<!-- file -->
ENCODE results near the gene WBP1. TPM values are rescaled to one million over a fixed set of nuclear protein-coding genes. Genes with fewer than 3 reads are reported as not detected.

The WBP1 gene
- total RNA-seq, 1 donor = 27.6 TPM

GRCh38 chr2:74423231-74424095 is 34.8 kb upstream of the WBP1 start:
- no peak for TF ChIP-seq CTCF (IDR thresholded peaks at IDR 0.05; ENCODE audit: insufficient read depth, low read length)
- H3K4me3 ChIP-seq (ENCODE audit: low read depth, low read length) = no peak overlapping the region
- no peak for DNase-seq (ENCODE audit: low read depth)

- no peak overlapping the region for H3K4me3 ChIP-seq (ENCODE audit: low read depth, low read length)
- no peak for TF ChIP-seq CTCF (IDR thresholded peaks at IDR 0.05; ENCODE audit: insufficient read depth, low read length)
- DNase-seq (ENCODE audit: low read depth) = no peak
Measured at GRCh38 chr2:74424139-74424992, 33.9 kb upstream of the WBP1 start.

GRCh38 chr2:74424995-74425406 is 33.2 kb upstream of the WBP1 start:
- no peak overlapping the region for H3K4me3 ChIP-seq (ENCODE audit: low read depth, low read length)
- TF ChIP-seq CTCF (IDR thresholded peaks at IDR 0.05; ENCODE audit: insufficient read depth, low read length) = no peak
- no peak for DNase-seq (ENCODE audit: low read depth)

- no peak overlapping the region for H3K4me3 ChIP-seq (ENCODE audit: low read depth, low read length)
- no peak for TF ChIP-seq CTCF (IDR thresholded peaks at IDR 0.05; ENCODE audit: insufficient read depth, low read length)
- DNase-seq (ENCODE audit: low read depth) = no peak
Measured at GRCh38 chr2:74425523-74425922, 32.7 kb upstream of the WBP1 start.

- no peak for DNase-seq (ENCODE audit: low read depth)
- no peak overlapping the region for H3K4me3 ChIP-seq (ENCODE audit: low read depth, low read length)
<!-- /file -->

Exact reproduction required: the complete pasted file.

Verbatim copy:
ENCODE results near the gene WBP1. TPM values are rescaled to one million over a fixed set of nuclear protein-coding genes. Genes with fewer than 3 reads are reported as not detected.

The WBP1 gene
- total RNA-seq, 1 donor = 27.6 TPM

GRCh38 chr2:74423231-74424095 is 34.8 kb upstream of the WBP1 start:
- no peak for TF ChIP-seq CTCF (IDR thresholded peaks at IDR 0.05; ENCODE audit: insufficient read depth, low read length)
- H3K4me3 ChIP-seq (ENCODE audit: low read depth, low read length) = no peak overlapping the region
- no peak for DNase-seq (ENCODE audit: low read depth)

- no peak overlapping the region for H3K4me3 ChIP-seq (ENCODE audit: low read depth, low read length)
- no peak for TF ChIP-seq CTCF (IDR thresholded peaks at IDR 0.05; ENCODE audit: insufficient read depth, low read length)
- DNase-seq (ENCODE audit: low read depth) = no peak
Measured at GRCh38 chr2:74424139-74424992, 33.9 kb upstream of the WBP1 start.

GRCh38 chr2:74424995-74425406 is 33.2 kb upstream of the WBP1 start:
- no peak overlapping the region for H3K4me3 ChIP-seq (ENCODE audit: low read depth, low read length)
- TF ChIP-seq CTCF (IDR thresholded peaks at IDR 0.05; ENCODE audit: insufficient read depth, low read length) = no peak
- no peak for DNase-seq (ENCODE audit: low read depth)

- no peak overlapping the region for H3K4me3 ChIP-seq (ENCODE audit: low read depth, low read length)
- no peak for TF ChIP-seq CTCF (IDR thresholded peaks at IDR 0.05; ENCODE audit: insufficient read depth, low read length)
- DNase-seq (ENCODE audit: low read depth) = no peak
Measured at GRCh38 chr2:74425523-74425922, 32.7 kb upstream of the WBP1 start.

- no peak for DNase-seq (ENCODE audit: low read depth)
- no peak overlapping the region for H3K4me3 ChIP-seq (ENCODE audit: low read depth, low read length)